President Barack Obama is slated to arrive in South Carolina on Friday to deliver the eulogy at Charleston massacre victim Rev. Clementa Pinckney’s funeral service. It will be President Obama’s first visit to the city since the shooting occurred at the historic Emanuel African Methodist Episcopal Church last Wednesday. He first met Rev. Pinckney, who was also a state senator, during his 2008 campaign. “We knew their pastor, Rev. Clementa Pinckney, who, along with eight others, gathered in prayer and fellowship and was murdered last night, and to say our thoughts and prayers are with them and their families and their community doesn’t say enough to convey the heartache and the sadness and the anger that we feel,” said President Obama during a recent interview. Vice President Joe Biden and First Lady Michelle Obama will attend the funeral service as well. Read more.
American Schoolgirls Join #BringBackOurGirls Movement
Thirty-eight American schoolgirls from across the country will show their solidarity with the Nigerian girls who were kidnapped last year by the Boko Haram militant group by standing on the U.S. Capitol steps tomorrow alongside lawmakers that include Congresswoman Frederica S. Wilson, Democratic Leader Nancy Pelosi, Republican Conference Chair Cathy McMorris Rodgers, Congresswoman Carolyn B. Maloney, and Congresswoman IleanaRos-Lehtinen,among others. The women and youngsters, as well as people across the nation, will don red to honor the girls and to push the Nigerian government to get rid of the Boko Haram terrorist group. The American schoolgirls, who plan to hold their demonstration Wednesday, are all between the ages of 10 and 15 and are a part of Girls in Politics’ Camp Congress for Girls program, which was designed to introduce them to the realm of politics and teach them about the ins and outs of Congress.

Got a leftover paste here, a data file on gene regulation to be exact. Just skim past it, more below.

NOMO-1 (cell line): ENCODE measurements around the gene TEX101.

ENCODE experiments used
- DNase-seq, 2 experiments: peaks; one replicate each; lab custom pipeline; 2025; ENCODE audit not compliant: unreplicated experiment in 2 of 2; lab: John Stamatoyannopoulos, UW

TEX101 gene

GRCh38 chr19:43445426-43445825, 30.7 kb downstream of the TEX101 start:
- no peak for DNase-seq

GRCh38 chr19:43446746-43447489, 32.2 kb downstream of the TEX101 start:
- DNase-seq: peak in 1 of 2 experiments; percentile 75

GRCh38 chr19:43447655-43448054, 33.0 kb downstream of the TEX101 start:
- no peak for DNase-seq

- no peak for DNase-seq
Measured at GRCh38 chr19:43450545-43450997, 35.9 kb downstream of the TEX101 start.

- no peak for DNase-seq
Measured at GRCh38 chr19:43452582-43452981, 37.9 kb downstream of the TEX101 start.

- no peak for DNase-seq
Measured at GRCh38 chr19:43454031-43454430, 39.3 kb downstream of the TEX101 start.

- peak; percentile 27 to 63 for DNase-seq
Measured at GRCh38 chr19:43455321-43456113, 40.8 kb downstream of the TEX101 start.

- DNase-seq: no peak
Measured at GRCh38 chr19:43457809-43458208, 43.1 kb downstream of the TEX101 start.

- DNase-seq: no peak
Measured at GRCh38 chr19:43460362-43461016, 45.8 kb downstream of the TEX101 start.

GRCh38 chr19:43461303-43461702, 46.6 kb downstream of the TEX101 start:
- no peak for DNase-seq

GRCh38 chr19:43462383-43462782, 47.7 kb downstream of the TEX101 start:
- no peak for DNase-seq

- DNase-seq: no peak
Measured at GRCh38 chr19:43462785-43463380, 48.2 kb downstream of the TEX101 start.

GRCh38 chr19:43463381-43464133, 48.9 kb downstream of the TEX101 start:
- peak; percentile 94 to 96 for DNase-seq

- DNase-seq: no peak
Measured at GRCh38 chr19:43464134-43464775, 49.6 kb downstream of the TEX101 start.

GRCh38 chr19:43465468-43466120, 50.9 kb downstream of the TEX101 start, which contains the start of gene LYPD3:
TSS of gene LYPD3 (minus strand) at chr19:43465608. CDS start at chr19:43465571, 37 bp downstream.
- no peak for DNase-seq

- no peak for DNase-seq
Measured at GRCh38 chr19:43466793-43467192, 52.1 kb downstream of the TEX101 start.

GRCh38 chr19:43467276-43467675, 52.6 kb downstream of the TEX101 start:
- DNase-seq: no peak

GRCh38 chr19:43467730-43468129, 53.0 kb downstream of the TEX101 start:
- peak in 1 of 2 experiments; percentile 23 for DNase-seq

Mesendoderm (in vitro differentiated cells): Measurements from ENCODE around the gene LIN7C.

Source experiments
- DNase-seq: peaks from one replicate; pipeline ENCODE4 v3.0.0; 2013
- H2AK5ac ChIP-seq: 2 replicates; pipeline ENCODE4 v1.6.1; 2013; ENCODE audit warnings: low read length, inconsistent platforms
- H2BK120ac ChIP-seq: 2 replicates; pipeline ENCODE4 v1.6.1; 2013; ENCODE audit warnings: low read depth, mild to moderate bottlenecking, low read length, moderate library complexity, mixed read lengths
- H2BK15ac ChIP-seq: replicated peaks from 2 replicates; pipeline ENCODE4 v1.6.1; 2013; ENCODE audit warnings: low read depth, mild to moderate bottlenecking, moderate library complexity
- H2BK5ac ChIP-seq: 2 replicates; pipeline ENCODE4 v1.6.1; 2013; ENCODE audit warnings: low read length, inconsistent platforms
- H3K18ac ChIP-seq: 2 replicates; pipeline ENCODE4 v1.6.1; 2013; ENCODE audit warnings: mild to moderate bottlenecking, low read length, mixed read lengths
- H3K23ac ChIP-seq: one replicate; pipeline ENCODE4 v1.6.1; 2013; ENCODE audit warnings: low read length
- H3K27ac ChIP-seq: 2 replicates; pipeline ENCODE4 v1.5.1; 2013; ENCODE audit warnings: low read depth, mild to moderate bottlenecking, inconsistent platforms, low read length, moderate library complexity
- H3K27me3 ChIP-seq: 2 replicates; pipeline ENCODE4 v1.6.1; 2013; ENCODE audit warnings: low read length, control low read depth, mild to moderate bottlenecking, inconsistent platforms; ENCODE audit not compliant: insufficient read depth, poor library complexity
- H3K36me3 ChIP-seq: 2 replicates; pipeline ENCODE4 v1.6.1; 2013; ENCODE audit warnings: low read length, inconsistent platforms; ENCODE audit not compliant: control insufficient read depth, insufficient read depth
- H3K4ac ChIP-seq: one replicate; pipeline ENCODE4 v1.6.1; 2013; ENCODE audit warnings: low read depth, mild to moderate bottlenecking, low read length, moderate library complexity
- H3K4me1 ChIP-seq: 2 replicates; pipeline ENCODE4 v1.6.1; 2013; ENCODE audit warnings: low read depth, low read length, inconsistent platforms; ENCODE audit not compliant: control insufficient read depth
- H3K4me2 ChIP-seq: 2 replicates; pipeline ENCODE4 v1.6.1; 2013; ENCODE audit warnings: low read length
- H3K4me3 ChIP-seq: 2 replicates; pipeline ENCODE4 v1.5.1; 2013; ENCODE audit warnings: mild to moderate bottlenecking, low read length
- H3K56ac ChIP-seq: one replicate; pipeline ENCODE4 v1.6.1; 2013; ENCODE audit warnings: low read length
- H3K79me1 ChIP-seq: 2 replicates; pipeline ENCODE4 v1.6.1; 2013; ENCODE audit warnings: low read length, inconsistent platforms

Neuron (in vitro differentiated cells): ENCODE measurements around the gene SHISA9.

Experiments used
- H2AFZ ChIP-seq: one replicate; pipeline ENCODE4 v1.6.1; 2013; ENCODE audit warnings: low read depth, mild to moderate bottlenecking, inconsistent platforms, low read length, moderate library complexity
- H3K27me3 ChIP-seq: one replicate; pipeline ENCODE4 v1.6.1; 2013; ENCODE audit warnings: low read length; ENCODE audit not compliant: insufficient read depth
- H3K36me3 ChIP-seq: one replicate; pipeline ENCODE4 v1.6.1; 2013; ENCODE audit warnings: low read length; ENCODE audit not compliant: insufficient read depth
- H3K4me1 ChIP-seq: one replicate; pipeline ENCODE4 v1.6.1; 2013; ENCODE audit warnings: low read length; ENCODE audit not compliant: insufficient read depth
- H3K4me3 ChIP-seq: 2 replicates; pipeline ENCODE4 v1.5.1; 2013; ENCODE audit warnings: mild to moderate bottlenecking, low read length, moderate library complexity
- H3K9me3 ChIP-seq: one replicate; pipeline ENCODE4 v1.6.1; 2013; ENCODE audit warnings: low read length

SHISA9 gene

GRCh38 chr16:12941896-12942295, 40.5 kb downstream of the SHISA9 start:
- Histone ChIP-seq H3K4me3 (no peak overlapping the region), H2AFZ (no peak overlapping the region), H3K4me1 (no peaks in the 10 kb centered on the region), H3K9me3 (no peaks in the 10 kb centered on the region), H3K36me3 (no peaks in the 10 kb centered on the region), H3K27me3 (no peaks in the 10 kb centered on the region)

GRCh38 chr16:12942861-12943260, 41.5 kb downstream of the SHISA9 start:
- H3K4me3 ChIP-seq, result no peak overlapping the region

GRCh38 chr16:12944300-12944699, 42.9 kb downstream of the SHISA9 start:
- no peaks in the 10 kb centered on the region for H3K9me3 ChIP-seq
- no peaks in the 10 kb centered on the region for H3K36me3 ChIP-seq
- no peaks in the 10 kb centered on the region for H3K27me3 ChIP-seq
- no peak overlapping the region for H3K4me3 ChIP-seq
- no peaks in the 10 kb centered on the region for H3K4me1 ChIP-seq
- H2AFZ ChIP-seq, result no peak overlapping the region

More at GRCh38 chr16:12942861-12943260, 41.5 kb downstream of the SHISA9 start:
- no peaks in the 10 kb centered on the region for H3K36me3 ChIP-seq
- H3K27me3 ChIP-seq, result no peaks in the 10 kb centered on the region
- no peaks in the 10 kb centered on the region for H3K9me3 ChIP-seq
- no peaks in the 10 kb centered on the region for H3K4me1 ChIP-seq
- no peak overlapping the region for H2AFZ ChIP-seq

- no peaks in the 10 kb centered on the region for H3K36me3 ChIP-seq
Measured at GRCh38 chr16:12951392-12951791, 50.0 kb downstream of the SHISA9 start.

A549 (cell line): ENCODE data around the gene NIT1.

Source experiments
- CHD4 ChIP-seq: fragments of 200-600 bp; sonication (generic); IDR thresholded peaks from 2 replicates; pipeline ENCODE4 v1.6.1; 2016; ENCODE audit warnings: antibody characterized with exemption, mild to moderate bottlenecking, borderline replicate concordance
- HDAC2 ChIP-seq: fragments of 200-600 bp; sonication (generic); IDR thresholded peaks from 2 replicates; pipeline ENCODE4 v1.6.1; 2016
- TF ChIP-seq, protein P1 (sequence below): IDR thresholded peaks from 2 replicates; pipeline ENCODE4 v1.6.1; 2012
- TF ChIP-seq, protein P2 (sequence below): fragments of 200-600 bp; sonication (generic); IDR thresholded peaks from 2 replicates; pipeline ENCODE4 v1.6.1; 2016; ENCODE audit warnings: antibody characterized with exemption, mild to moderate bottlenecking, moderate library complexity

Rawlings-Blake Becomes First Black President of U.S. Conference of Mayors
Baltimore Mayor Stephanie Rawlings-Blake became the first African-American woman and the first mayor of Baltimore to be the president of the U.S. Conference of Mayors. During her inaugural speech, she discussed how mayors are integral to making major decisions and how she hopes that their voices are heard in Washington. “When I took over as mayor, Baltimore was in crisis. Nobody was looking for the previous mayor to be in leadership here or anywhere,” said Rawlings-Blake. “We have a unique opportunity after the unrest with the eyes of the world on us to decide how we’re going to show up.” One of the things on her agenda is persuading presidential candidates to sign the Baltimore Compact to overcome poverty and issues that had an influence on the protests that occurred after Freddie Gray’s death. Read more.